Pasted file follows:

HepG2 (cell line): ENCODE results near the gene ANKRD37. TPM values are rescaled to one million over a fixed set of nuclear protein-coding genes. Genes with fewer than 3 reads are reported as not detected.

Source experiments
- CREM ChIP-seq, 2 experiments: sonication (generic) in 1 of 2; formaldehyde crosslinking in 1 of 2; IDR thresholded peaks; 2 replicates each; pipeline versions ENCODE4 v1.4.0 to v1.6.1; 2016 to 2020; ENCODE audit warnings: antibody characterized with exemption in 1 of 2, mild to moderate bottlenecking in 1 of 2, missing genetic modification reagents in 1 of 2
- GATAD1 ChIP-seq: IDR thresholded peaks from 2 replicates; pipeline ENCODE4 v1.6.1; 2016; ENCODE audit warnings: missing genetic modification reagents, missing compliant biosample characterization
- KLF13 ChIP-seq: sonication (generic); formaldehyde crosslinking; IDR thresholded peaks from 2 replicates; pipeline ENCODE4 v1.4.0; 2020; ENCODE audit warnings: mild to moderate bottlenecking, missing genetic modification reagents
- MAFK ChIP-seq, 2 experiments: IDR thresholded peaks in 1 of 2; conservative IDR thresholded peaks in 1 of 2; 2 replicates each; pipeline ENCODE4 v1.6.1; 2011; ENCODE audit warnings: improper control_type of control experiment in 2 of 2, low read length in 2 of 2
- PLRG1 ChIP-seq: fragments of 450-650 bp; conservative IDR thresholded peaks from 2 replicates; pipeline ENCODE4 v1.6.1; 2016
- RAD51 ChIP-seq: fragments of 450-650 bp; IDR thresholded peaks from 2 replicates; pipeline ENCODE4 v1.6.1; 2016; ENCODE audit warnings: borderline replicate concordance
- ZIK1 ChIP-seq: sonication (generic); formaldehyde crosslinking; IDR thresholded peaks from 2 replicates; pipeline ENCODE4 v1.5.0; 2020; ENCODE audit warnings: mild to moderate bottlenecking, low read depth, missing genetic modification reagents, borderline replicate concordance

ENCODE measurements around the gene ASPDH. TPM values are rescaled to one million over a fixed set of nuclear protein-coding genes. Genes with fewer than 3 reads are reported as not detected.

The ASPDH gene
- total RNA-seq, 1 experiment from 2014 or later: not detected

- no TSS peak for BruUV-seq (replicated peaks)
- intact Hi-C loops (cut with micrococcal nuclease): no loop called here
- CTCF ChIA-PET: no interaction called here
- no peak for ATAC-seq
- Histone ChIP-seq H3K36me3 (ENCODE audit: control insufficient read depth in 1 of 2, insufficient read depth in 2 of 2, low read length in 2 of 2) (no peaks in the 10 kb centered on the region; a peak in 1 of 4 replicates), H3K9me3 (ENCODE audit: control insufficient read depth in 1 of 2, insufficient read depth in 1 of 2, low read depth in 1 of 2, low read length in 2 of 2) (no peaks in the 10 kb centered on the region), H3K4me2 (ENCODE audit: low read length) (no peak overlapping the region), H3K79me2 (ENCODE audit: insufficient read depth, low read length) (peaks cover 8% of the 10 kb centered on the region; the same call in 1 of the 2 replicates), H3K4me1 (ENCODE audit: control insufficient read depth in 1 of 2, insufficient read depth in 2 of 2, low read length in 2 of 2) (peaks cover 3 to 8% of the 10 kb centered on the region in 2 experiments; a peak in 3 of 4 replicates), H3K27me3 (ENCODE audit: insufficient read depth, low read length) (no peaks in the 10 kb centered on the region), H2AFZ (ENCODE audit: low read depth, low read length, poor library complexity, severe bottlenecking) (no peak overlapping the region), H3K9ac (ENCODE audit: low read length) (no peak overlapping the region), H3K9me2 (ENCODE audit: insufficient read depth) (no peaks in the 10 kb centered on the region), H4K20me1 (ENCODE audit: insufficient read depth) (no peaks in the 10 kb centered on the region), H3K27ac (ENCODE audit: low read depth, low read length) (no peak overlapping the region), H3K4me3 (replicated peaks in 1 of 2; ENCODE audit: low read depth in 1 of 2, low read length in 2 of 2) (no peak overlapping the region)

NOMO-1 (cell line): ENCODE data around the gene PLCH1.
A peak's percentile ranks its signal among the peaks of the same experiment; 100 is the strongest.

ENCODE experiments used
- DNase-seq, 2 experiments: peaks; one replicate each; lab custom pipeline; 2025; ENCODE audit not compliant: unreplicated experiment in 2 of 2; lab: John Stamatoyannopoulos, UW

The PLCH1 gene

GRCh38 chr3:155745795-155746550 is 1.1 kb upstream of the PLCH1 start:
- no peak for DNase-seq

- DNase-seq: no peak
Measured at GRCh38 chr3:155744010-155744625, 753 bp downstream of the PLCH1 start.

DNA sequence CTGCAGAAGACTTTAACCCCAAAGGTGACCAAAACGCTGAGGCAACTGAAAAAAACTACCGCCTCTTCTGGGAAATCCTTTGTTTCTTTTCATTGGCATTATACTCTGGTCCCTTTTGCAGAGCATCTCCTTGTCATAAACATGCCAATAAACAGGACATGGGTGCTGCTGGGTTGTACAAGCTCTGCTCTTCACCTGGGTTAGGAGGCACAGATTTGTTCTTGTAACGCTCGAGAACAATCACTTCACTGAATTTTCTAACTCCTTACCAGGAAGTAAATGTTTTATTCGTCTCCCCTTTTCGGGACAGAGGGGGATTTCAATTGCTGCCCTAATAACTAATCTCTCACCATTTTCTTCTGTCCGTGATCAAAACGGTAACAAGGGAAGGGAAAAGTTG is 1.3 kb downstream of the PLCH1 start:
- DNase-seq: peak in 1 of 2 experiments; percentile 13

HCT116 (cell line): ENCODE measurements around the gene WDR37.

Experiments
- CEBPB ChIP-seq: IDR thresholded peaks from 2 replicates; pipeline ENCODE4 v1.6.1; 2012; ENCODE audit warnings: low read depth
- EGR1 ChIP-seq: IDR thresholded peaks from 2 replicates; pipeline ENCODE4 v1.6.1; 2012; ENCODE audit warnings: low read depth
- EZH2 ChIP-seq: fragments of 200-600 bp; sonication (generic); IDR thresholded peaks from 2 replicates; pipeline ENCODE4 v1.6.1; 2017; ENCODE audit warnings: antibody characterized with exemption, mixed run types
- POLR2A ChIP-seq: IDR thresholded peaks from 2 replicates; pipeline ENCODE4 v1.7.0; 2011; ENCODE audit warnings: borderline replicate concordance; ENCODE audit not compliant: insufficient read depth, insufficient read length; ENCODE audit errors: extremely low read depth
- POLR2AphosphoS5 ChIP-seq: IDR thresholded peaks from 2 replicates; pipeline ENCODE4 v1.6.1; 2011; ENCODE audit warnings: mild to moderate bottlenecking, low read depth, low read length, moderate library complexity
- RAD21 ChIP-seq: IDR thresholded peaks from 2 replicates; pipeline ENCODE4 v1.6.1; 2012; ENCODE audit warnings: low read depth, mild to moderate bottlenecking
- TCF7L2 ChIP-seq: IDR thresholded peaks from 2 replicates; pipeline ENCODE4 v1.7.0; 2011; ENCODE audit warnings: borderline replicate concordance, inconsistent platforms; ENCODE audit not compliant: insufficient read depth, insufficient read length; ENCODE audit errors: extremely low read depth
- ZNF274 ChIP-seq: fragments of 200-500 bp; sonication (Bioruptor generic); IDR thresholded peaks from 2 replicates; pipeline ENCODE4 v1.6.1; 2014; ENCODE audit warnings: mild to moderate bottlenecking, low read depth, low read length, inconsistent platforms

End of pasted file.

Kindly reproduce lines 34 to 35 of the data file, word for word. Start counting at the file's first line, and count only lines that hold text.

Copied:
- POLR2A ChIP-seq: IDR thresholded peaks from 2 replicates; pipeline ENCODE4 v1.7.0; 2011; ENCODE audit warnings: borderline replicate concordance; ENCODE audit not compliant: insufficient read depth, insufficient read length; ENCODE audit errors: extremely low read depth
- POLR2AphosphoS5 ChIP-seq: IDR thresholded peaks from 2 replicates; pipeline ENCODE4 v1.6.1; 2011; ENCODE audit warnings: mild to moderate bottlenecking, low read depth, low read length, moderate library complexity